[EDITOR’S NOTE: We’ve set up a discussion thread around the Suicide Spree Q&A.]
Combo Point UI
Malikor @ Area 52: Thank you very much for changing the combo points to allow switching between targets without loss. My question is, do you have any plans to update the combo point UI to better facilitate that process?
Kris Zierhut, Lead Class Designer: That’s a really good question. We debated possible changes to it, but we couldn’t find a really good answer that made us happy. Ultimately, you’re a rogue, you’re used to looking in that one spot for those combo points. If we move them somewhere else, It’s gonna be more jarring than any of the current issues. You can move it to somewhere else, but we’re not sure what a good solution for that is, so we’re probably gonna spend this expansion looking at: What ideas do players come up with?
One of the nice things about the World of Warcraft is the mod community sometimes finds amazing solutions to these problems. We wouldn’t have Group Finder if, say, some mods that did similar things didn’t exist. We often get inspired by what they do. So we’re looking to see what solutions people come up with.
[EDITOR’S NOTE: We’ve got a discussion thread going on the combo point UI.]
World of Warcraft Q + A panel
Haileaus: Hi. I’m wondering, what does — where’s the line between fun/interesting mechanics and class balance — or class identity, rather?
J Allen Brack, Executive Director (pointing): Right there.
Tom Chilton, Game Director: Right around there.
Brack: There’s the line.
Hail: Alright, so, feral druids for example: Positional requirements are unfun/unreliable. And then for Subtlety, they still have pseudo-positional requirements on Backstab, and positional requirements on Gouge for all rogue specs, so like–
Brack: Is this a class quesiton?
Hail: It’s definitely not, it’s a class identity question.
Brack: Good cover. That’s good.
Hail (overlapping): Yeah, that’s what I think.
Chilton: Well, I definitely think it’s a very subjective line, right? And when we sit down we evaulate it, we try to evaluate how important the mechanic is to the overall fantasy and feel of the class. And, you know, that’s not something that I would think that we’d be able to measure scientifically, right? We’re just gonna evaluate it and try to decide what it’s adding to the game, and try to evaluate the entire context. And in some cases we may land on the side of keeping a particular mechanic, and on — you know, in other cases we’ll land on the side of not.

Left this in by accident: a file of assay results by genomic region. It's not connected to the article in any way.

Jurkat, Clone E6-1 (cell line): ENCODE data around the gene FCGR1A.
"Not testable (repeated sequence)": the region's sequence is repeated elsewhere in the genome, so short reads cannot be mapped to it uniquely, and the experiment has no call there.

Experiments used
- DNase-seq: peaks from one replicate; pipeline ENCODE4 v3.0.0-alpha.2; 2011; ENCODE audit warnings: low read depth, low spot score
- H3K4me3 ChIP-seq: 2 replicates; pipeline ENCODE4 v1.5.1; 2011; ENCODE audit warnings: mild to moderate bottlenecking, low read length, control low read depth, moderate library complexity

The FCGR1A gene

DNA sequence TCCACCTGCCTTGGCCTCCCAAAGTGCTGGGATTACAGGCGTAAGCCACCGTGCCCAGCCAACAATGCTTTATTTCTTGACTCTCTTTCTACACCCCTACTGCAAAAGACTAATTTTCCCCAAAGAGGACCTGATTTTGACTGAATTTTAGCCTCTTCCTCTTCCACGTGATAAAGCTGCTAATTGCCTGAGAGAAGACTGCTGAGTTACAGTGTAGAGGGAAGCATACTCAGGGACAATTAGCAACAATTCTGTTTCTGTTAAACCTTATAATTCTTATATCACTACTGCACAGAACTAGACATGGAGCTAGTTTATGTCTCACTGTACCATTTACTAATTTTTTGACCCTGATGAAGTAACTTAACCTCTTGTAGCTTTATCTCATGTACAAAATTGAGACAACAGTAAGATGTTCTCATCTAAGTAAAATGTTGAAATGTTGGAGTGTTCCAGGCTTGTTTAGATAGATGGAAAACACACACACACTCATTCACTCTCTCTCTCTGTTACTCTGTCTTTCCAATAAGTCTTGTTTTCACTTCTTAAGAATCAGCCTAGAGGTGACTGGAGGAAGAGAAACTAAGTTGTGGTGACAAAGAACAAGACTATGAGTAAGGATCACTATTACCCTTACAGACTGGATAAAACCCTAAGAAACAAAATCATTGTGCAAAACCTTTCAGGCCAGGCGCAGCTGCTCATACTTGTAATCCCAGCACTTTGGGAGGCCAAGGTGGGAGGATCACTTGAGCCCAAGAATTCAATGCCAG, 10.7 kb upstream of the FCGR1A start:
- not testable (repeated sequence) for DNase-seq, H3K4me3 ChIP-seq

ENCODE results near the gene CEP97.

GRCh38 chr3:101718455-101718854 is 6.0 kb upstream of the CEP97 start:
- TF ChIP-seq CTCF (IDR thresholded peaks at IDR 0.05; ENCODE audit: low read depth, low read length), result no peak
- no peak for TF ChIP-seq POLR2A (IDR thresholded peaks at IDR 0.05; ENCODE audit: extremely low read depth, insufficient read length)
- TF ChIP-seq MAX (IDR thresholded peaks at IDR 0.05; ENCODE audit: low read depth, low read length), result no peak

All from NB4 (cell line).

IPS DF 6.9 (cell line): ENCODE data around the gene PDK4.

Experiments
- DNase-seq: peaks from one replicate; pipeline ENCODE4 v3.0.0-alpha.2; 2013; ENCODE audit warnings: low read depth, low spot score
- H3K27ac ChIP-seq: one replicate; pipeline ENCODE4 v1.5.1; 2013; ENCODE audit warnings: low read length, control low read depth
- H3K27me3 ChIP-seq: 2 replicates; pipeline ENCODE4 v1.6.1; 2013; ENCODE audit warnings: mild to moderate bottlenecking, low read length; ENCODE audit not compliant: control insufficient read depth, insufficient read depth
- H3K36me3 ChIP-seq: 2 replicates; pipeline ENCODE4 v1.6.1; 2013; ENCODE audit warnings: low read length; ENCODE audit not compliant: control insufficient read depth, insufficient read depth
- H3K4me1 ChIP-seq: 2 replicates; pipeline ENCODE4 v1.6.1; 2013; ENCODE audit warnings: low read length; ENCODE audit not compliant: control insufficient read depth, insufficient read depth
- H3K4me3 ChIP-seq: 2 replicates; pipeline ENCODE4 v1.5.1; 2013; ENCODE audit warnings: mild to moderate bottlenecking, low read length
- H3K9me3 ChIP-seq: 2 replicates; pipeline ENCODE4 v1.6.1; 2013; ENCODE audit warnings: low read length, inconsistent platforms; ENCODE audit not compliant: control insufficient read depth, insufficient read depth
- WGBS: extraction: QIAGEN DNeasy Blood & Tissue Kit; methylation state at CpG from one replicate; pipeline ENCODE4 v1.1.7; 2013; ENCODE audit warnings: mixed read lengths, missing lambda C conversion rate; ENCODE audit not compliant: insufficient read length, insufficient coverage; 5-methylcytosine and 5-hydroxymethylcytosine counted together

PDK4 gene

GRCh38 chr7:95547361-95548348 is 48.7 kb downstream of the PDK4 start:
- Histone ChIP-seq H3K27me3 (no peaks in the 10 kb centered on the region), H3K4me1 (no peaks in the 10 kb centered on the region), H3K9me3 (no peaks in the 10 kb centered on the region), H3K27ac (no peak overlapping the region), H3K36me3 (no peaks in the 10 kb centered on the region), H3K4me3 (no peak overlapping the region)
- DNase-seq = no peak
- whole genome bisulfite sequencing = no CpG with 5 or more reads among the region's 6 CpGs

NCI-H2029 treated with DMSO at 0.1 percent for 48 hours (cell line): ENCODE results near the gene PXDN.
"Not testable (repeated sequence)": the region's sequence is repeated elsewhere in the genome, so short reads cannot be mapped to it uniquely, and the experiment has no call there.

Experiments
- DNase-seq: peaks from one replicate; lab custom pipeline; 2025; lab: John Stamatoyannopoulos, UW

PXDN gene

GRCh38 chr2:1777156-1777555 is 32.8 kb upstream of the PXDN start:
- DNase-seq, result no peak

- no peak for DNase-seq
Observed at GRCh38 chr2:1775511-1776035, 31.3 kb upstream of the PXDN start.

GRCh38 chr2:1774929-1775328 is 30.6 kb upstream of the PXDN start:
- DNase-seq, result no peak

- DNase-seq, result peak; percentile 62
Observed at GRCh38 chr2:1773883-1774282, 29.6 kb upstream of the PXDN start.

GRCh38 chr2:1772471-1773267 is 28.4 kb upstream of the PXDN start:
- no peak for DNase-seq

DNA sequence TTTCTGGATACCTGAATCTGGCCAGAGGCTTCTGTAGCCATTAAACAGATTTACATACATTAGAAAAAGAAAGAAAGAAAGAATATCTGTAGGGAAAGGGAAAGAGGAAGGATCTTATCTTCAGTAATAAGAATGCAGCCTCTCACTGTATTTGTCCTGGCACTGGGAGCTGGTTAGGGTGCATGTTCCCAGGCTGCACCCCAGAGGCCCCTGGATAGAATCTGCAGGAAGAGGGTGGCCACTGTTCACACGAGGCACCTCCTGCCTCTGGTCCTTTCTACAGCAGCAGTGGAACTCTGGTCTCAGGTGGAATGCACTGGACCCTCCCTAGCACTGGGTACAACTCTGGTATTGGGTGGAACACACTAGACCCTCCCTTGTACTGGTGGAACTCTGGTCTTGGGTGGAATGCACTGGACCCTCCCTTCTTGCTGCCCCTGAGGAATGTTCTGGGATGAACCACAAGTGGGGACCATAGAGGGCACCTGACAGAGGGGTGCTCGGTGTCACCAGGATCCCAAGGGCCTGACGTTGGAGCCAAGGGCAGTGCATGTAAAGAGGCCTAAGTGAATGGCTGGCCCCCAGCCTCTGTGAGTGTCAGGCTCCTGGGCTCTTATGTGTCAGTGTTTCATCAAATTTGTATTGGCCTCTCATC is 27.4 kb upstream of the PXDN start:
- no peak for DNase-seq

Person in audience: Rogues do it from behind!
Chilton: And that.
Balancing Talent Tiers
Player: I’m a rogue from Tichondrius, so I’m a horrible person. <audience laughter> So, I’ve got a question about —
Chilton: Hey, so’s my wife. <audience laughter>
Player: Very nice. I guess I’ve got a question about the philosophy of the talent tree going forward. So, certain classes, certain specs — this isn’t a class question, but — some talents are DPS, some talents are not. And I’m just curious as to how you guys see talents impacting gameplay, and the optimization of certain talents going forward. So, what do you like having one talent be perfect in each row, and — how can you evolve?
Chilton: Well, honestly, what we do often is we take a look at our data on what talents get used and which ones don’t get used. We have very good data on what talents nobody picks, and we try to look at those to find ways to improve them or replace them if possible, and make them more interesting, more exciting, more useful, whatever it is.
We’d like to take that approach rather than — and kind of arrive at balance via that, rather than, you know, taking a talent that everybody is taking and beating it down to be no better than the others. Or at least philosophically that’s our preferred way of getting there. There can be times when a particular talent is just so out of control that it’s distorting the entire — you know, all of raiding, they’re all taking warlocks only because of talent X or something like that. Then in that case we may do the nerf or whatever. But we like to avoid that where we can, and just kinda make things better, make things more interesting, make things more fun, make them fulfill the fantasy of the class better.